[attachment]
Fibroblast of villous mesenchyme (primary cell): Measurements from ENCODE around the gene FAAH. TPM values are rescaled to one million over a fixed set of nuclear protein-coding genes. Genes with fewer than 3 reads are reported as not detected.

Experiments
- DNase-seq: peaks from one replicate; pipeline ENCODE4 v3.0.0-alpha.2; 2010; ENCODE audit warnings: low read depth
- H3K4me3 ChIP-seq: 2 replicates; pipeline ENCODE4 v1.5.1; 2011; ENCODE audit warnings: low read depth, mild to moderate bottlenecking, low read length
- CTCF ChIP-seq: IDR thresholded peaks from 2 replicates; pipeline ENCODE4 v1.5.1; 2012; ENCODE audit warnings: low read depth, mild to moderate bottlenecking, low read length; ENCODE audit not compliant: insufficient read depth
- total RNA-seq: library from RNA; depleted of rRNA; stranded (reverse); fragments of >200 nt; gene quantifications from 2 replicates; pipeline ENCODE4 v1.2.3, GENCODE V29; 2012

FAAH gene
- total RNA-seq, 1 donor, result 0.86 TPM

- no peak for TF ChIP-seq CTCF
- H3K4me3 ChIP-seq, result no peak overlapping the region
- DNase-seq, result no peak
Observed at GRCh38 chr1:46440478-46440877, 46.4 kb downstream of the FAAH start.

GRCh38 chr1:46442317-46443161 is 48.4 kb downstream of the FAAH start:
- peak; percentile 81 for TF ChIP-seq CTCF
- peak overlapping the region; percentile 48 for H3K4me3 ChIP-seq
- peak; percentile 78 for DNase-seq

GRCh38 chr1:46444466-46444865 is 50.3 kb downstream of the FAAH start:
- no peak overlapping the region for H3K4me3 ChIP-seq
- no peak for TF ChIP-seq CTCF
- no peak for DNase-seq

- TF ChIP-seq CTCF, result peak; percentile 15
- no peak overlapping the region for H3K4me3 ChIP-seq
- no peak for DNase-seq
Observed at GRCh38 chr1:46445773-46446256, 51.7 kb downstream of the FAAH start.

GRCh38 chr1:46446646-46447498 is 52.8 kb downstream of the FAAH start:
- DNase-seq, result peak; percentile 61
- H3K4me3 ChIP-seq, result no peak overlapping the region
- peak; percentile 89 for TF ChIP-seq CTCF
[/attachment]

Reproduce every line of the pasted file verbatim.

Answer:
Fibroblast of villous mesenchyme (primary cell): Measurements from ENCODE around the gene FAAH. TPM values are rescaled to one million over a fixed set of nuclear protein-coding genes. Genes with fewer than 3 reads are reported as not detected.

Experiments
- DNase-seq: peaks from one replicate; pipeline ENCODE4 v3.0.0-alpha.2; 2010; ENCODE audit warnings: low read depth
- H3K4me3 ChIP-seq: 2 replicates; pipeline ENCODE4 v1.5.1; 2011; ENCODE audit warnings: low read depth, mild to moderate bottlenecking, low read length
- CTCF ChIP-seq: IDR thresholded peaks from 2 replicates; pipeline ENCODE4 v1.5.1; 2012; ENCODE audit warnings: low read depth, mild to moderate bottlenecking, low read length; ENCODE audit not compliant: insufficient read depth
- total RNA-seq: library from RNA; depleted of rRNA; stranded (reverse); fragments of >200 nt; gene quantifications from 2 replicates; pipeline ENCODE4 v1.2.3, GENCODE V29; 2012

FAAH gene
- total RNA-seq, 1 donor, result 0.86 TPM

- no peak for TF ChIP-seq CTCF
- H3K4me3 ChIP-seq, result no peak overlapping the region
- DNase-seq, result no peak
Observed at GRCh38 chr1:46440478-46440877, 46.4 kb downstream of the FAAH start.

GRCh38 chr1:46442317-46443161 is 48.4 kb downstream of the FAAH start:
- peak; percentile 81 for TF ChIP-seq CTCF
- peak overlapping the region; percentile 48 for H3K4me3 ChIP-seq
- peak; percentile 78 for DNase-seq

GRCh38 chr1:46444466-46444865 is 50.3 kb downstream of the FAAH start:
- no peak overlapping the region for H3K4me3 ChIP-seq
- no peak for TF ChIP-seq CTCF
- no peak for DNase-seq

- TF ChIP-seq CTCF, result peak; percentile 15
- no peak overlapping the region for H3K4me3 ChIP-seq
- no peak for DNase-seq
Observed at GRCh38 chr1:46445773-46446256, 51.7 kb downstream of the FAAH start.

GRCh38 chr1:46446646-46447498 is 52.8 kb downstream of the FAAH start:
- DNase-seq, result peak; percentile 61
- H3K4me3 ChIP-seq, result no peak overlapping the region
- peak; percentile 89 for TF ChIP-seq CTCF